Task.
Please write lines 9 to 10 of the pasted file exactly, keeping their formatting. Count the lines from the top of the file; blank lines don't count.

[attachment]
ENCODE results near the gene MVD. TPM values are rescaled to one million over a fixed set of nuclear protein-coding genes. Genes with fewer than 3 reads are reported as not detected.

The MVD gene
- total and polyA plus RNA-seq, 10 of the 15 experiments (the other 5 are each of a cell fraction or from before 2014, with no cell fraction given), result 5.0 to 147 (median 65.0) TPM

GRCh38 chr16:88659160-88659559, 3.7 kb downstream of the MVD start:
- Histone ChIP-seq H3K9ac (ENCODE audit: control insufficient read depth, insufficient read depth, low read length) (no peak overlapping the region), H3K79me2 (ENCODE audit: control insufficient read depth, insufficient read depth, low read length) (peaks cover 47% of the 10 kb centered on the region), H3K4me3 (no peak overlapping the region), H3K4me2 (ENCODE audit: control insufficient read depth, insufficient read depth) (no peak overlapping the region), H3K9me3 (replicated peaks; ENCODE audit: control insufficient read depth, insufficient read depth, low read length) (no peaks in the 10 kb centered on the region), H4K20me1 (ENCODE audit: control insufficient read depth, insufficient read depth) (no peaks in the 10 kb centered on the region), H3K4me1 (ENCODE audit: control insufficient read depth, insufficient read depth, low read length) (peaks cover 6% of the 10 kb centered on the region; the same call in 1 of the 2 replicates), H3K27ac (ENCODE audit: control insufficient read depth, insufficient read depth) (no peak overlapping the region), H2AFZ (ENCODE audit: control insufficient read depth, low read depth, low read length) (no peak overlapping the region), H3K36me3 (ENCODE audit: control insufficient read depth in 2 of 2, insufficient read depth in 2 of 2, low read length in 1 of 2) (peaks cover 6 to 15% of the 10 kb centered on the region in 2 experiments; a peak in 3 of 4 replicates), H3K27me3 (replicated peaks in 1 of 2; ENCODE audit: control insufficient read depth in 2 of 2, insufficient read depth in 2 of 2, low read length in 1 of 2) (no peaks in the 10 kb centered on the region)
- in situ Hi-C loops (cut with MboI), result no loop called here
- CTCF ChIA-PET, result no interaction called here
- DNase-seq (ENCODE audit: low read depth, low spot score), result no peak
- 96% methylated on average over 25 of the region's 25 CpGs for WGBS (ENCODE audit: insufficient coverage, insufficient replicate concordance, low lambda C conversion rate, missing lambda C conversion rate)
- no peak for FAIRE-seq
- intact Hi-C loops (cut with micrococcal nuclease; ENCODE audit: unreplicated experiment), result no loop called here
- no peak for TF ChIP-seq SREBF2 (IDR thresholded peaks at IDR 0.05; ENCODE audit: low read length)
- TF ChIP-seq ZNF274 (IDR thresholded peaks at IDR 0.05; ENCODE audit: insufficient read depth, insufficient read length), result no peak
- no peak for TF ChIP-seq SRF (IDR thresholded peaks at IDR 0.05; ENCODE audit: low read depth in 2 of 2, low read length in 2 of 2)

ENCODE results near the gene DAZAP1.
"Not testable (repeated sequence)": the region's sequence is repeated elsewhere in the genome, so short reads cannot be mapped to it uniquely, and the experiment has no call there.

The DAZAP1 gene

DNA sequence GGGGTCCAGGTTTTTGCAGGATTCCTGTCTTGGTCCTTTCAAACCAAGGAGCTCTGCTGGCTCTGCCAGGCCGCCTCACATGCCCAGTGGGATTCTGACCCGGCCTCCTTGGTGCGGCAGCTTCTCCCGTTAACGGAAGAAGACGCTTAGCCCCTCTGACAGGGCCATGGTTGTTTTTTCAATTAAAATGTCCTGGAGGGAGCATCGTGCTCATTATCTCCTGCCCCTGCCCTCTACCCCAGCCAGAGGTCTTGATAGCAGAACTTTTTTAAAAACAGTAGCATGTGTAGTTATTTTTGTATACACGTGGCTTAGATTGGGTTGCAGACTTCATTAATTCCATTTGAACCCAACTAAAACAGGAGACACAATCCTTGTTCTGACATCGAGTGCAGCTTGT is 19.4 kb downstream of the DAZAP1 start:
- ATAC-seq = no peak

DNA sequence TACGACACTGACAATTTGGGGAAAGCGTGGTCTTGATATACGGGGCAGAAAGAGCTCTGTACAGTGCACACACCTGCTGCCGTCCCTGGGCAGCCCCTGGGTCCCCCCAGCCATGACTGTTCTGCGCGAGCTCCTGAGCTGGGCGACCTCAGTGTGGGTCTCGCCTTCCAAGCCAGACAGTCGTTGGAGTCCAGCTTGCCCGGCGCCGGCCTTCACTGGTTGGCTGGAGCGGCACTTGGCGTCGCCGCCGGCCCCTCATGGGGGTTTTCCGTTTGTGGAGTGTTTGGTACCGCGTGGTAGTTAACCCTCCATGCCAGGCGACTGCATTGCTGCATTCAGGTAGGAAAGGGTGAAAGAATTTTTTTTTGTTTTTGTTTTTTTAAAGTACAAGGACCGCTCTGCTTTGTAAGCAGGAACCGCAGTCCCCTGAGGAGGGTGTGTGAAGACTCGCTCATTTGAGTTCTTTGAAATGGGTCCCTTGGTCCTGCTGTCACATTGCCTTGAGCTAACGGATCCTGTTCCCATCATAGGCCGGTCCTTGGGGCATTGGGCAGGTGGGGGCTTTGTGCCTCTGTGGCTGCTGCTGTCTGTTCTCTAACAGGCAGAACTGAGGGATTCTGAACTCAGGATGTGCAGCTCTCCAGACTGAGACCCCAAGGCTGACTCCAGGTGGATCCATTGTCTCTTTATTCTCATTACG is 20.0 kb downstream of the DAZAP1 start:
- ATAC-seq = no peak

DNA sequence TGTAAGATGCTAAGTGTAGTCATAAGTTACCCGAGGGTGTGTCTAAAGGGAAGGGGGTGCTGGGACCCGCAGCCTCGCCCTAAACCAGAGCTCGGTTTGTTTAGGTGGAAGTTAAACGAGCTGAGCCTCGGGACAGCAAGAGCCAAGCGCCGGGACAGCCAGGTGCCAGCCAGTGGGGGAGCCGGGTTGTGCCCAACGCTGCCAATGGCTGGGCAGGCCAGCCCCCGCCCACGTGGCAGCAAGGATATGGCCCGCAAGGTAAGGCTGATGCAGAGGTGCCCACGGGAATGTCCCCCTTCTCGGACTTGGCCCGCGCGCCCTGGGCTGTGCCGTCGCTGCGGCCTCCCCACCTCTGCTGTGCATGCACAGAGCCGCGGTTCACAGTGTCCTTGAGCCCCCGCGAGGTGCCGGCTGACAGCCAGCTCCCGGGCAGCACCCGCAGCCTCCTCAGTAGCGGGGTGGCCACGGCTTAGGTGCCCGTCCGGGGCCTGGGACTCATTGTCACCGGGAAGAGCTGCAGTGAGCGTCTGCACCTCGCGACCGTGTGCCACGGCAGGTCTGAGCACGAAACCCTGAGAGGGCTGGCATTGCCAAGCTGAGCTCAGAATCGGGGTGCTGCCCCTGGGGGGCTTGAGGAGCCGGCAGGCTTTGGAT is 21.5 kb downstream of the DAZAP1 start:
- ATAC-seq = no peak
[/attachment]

- 96% methylated on average over 25 of the region's 25 CpGs for WGBS (ENCODE audit: insufficient coverage, insufficient replicate concordance, low lambda C conversion rate, missing lambda C conversion rate)
- no peak for FAIRE-seq